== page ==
Willy Wonka: Do you like my meadow? Try some of my grass! Please have a blade, please do, it’s so delectable and so darn good looking!
Charlie Bucket: You can eat the grass?
Willy Wonka: Of course you can! Everything in this room is eatable, even *I’m* eatable! But that is called “cannibalism,” my dear children, and is in fact frowned upon in most societies.
– From Charlie and the Chocolate Factory (2005) (via IMDB)
I’ve had the (mis)fortune of seeing some incredibly ignorant comments on social media lately. I know, what’s new right? But in particular, I’ve been shocked by a level of poison directed towards the Christian teacher Beth Moore over some statements she tweeted out. There was definitely some hurt in my soul as I watched some Christian men ignore the simple truth of what she was saying and instead twisted her words to fit their preconceived agenda and beliefs. There was no attempt at understanding, just an overall spirit of bullying.
But this attempt at coherent words is not actually going to focus on Mrs Moore and what she said. That’s already being done in other arenas. I will say that I completely agree with her though. So before we move on, I want to finish my thoughts on this specific item with these points:
- If you start a statement with “I’m not a racist/sexist/etc but…”, you should just stop right there. Because what you are about to say is racist/sexist/etc. You are not fooling anyone.
- From what I can see, the opposition against Beth Moore seems to be that she’s female and wise which tends to make some ignorant men upset.
- I am not an expert on the woman’s role in the church, but I see examples in the Bible of God raising up women when the men are not doing their job. So men, if you think that a woman should not be speaking out, then get introspective and ask God if you’re not saying what He wants you to say.
Now that I’ve certainly angered some folks, I want to talk about chewing our fingernails.
It is not a clean habit. Those that do it may be subtle or obliviously obvious about it. The damage is gradual but the impact is evident. It causes our hands to be ugly and our reputation is diminished. And our hands are not clean! By putting our fingers in our mouth when they are dirty, we expose ourselves to all kinds of dirt and germs that can harm our bodies.
I think chewing our nails is a good metaphor for what is happening when the Christian church attacks itself. It may seem small or without impact. Making statements about someone on Twitter doesn’t harm anyone, right?
But much like when we chew our nails, the world can see the truth. We are showing those outside the church that we are unhealthy and attacking ourselves. And by actively engaging in divisive and strife causing conversations, we are opening ourselves up to attacks from the enemy. The devil exalts in division and bitterness because then we are not focusing on Jesus.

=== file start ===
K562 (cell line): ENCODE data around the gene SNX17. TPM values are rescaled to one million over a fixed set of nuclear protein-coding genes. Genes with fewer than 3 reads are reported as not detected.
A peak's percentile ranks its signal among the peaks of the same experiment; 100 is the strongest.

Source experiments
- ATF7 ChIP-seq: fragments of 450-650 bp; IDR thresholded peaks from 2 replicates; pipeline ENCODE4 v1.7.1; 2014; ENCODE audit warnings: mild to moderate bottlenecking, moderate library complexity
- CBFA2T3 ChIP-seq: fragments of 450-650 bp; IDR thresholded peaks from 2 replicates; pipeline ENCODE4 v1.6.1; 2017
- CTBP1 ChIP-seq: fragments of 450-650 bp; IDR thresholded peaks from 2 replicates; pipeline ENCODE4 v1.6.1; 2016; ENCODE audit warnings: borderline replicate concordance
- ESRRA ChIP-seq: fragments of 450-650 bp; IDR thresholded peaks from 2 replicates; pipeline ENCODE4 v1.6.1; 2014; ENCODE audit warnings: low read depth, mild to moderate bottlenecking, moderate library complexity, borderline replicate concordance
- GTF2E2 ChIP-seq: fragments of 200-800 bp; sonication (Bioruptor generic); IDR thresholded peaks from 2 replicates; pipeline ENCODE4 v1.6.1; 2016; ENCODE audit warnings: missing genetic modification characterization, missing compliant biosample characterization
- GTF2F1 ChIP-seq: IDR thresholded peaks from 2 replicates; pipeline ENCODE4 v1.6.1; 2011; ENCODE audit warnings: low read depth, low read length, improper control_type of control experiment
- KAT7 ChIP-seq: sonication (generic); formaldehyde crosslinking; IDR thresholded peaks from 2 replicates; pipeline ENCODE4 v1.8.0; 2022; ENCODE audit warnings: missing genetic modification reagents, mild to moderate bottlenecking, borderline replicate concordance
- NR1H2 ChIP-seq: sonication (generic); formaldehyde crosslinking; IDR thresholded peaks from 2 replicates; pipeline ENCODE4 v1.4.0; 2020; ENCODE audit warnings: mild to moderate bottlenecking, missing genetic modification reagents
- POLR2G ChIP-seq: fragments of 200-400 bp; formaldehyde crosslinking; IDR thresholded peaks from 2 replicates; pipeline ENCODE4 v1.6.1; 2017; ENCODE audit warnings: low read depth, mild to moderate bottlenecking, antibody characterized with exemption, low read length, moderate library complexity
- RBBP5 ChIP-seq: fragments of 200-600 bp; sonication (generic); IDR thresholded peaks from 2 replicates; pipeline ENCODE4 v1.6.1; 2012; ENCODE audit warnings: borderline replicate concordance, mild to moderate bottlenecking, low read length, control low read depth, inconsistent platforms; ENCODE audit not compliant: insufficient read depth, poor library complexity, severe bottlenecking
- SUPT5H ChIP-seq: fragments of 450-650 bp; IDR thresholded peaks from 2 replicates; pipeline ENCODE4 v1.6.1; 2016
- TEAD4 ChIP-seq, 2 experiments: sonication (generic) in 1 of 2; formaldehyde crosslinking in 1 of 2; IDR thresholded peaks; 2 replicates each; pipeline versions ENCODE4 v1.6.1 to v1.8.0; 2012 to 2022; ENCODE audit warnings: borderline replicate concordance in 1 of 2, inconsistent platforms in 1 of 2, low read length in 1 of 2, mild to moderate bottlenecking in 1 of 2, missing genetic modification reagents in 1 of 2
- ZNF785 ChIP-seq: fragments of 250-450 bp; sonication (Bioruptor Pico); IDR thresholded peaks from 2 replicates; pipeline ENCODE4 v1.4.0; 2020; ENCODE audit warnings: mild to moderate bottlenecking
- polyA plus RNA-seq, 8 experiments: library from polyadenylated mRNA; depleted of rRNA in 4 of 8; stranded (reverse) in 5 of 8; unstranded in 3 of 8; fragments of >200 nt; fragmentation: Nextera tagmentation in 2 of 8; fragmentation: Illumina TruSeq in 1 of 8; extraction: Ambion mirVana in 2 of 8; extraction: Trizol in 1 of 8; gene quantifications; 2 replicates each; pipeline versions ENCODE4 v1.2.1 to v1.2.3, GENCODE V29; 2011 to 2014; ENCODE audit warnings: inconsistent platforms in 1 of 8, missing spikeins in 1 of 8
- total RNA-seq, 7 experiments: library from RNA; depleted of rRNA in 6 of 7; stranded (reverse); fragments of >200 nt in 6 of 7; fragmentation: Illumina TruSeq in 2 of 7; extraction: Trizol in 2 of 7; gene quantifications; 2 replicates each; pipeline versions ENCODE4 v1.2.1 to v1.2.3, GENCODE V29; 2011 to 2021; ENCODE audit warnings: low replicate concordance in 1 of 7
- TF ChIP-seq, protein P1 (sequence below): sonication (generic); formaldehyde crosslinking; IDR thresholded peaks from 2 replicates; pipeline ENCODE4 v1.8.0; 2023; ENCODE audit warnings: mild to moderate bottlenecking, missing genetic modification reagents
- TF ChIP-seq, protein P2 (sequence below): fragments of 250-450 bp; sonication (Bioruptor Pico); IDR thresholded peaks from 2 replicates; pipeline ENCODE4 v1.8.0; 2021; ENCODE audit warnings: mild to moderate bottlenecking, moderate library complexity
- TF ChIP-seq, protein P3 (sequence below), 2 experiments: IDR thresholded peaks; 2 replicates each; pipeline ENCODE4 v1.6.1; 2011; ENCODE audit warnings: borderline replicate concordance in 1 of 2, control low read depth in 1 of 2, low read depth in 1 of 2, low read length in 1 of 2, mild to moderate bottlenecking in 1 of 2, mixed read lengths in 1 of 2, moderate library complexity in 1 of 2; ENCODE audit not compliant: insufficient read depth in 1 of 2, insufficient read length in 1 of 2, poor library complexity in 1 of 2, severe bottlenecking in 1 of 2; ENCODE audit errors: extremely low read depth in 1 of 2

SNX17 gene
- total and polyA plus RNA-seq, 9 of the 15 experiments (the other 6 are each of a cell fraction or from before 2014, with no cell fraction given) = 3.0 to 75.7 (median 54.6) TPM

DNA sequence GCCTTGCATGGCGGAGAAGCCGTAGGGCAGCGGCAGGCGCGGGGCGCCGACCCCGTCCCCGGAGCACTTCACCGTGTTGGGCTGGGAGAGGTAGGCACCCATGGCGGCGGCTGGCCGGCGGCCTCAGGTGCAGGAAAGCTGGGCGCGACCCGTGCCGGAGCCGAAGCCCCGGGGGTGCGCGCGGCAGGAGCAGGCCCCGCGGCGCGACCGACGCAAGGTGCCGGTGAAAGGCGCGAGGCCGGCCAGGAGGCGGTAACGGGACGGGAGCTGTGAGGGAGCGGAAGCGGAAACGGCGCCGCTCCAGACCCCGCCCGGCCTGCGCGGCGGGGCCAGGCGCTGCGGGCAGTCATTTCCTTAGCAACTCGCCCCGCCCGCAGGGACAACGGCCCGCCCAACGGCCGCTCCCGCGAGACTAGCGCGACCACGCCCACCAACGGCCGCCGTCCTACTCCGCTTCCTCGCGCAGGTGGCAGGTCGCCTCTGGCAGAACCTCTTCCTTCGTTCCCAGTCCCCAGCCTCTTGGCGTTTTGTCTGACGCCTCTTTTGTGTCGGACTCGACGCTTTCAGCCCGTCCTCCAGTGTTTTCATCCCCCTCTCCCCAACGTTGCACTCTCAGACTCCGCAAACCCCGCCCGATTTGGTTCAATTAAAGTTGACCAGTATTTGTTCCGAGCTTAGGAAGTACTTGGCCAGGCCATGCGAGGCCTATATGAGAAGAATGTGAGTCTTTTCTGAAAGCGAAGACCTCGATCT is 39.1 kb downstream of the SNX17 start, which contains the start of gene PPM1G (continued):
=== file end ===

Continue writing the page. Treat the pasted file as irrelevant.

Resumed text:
My wife actually disagrees with the “chewing nails” analogy though. She takes it a step further. She views the attacking of our brothers and sisters in the church as the same as a person who decides to actively chew on their arm or leg. It is stupid, harmful and will result in irreparable damage to our body. She is not wrong.
But aren’t we allowed to call out sin in the Christian church?
Sure we are. And we should. But the issue here is that the most vile and spiteful attacks typically seem to be aimed at persons in the global Christian community that have a different tradition than our own.
This is what I mean. When teaching new church planters about the main practices to pass on to their newly established church, the widely accepted focus has been summarized like this:
(Most Important) New Testament Commands
These are: Repent/Believe/Be Baptized, Receive the Holy Spirit, Love God and your neighbour, Celebrate communion, Pray daily, Give, Make disciples
Includes: Baptizing immediately, using one cup in the Eucharist, fasting, worshiping on Sunday (vs another day), speaking in tongues, naming several elders to shepherd a church, etc
(Least Important) Human Customs
Includes: How we baptize, how we worship (ie. hymns, praise bands, etc), how we dress for a church service, dealing with alcohol, sanctuary design, etc
(You can find more detail on these here and here.)
No one in the church should be in disagreement about the New Testament commands. Sadly though, there are some people in the church today that look at the practices and traditions they have as being on the same level of importance as the clear commands.
And that’s when the cannibalism starts.
We attack our body over traditions and practices that are not explicitly commanded in scripture. Division is willingly brought and the god of this world laughs in delight as we take it upon ourselves to weaken our witness and shift our focus away from the commands we were meant to obey.
Friends, can we please stop eating our own body? Recognize and categorize correctly how you live out your faith in Christ.
Encourage and strengthen the church in the New Testament commands. Rebuke those that are in disobedience but do all things in love.
Act humbly and in unity with your brothers and sisters in the practices and traditions. Then we will be a body that is appealing to those looking at us.
This is important guidance for me. Too much Christian “wisdom” is causing fighting and not showing mercy. James 3:13-18. pic.twitter.com/EpGkWKwKvU
— Ryan Diks (@RyanDiks) May 7, 2018